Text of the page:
Photo by Johnny Jackson
Terry Merchant (from left), Terran McCanna and Tangi Taylor go over some basic computer skills in the Forest Park Public Library computer lab.
FOREST PARK — Email and text have so become ingrained in daily discourse, it can be easily overlooked that electronic communication is a learned skill needing cultivation.
Some still need help navigating the not-so-new age technology, said Terran McCanna, a librarian at the Forest Park Branch Library. She teaches 11 computer classes including the most popular course, Computer Basics Series.
McCanna also gets her share of participants in the Introduction to Email and Introduction to Microsoft Word classes each month.
Computer skills have played second fiddle to language skills and the hard science subjects, she said. But individuals are quickly finding that technology-based skills are increasingly necessary not only in the workplace, but in daily living.
The newly opened library is twice its original size at 16,000 square feet and has a dedicated computer lab in addition to public-use computers.
McCanna teaches classes in the computer lab using an overhead projector to demonstrate to students how to navigate web browsers and software applications.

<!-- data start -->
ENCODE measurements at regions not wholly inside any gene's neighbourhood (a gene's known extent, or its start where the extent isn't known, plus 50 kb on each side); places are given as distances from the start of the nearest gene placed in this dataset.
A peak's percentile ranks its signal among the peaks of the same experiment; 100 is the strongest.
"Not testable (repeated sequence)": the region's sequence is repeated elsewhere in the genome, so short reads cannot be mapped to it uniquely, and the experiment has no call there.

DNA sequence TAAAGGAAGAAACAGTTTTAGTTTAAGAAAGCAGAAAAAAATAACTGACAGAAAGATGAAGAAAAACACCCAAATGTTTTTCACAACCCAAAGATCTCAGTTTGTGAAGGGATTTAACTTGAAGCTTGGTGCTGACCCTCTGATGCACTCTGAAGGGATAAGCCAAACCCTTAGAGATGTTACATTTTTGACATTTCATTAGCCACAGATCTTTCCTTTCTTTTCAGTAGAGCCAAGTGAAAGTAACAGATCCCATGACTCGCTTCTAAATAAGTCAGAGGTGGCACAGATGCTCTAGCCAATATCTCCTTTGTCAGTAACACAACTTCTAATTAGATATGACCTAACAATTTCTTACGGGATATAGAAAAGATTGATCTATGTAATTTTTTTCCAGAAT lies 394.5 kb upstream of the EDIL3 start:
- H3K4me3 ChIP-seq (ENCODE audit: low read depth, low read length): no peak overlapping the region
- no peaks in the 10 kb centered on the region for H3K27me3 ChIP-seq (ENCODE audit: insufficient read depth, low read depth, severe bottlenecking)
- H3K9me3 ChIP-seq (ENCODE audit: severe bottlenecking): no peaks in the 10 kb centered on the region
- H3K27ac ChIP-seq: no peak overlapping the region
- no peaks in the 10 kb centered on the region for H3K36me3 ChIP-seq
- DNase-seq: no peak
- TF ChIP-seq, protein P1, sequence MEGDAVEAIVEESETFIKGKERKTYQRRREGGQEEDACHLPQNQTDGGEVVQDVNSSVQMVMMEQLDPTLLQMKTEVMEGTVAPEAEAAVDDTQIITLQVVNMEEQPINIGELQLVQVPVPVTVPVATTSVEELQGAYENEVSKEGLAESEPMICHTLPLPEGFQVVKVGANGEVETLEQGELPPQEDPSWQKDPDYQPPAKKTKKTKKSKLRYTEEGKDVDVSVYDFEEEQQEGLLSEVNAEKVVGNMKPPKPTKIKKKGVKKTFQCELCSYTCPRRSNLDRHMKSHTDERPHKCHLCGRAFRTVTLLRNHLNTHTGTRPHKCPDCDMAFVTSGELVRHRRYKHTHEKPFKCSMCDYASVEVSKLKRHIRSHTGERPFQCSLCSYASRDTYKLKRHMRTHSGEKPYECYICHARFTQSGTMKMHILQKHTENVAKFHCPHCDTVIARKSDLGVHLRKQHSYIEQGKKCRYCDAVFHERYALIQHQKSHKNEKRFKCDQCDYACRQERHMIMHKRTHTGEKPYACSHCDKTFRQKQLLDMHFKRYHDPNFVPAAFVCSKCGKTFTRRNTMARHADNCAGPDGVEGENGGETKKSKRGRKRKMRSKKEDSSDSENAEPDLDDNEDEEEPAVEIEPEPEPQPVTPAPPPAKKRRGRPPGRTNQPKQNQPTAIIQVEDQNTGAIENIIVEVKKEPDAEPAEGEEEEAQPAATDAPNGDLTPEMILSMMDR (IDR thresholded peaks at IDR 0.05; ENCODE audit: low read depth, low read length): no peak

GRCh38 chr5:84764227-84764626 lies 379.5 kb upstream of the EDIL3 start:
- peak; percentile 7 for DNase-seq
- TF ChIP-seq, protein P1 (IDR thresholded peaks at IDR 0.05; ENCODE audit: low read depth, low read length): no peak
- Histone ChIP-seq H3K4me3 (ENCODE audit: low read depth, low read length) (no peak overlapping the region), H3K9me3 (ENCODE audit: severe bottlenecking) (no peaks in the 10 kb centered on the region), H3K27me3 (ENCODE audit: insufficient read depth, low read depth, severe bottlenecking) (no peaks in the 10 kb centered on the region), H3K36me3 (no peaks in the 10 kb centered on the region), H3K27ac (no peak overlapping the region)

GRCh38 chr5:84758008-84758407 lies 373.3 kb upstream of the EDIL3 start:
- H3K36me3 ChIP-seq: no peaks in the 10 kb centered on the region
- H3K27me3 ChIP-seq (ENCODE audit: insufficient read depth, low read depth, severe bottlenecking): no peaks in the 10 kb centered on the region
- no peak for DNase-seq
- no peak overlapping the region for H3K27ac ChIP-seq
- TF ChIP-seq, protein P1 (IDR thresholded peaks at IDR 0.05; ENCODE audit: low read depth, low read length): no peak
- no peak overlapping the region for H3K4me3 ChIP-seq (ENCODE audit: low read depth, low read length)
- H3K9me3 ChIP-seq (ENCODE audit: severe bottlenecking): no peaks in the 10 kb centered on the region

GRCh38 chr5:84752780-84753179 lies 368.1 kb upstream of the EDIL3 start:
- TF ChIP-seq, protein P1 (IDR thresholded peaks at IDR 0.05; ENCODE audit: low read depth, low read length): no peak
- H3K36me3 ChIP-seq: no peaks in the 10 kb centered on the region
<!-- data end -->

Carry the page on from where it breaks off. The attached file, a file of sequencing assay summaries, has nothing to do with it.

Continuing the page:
Tangi Taylor and Terry Merchant, both of Forest Park, take computer classes regularly at the library.
“I’m intimidated,” said Taylor, a mother of three. “I don’t too much know about computers.”
Merchant said he is improving his computer skills by the day as he surfs the web in search of jobs.
“I find it to be somewhat difficult at times,” he said. “If you don’t know how to do it, it’s frustrating. It’s challenging.”
McCanna said she noticed schools teach basic keyboarding and more advanced programs with less focus on the skills you learn in between.
She said the computer basic series class meets three hours daily Monday and Tuesday for three weeks. Other classes, like Introduction to Mircrosoft Excel and Introduction to Microsoft PowerPoint, are held in four-hour blocks once a month.
“I think there are tools and skills that all people should have,” said McCanna. “Libraries are a community life-long learning institution and this is an issue that all public libraries face. In areas where the economy is a lot better, there may be fewer questions but there are still questions.”
Register for a computer class at the library, 4812 West Street, or by calling 770-347-0160.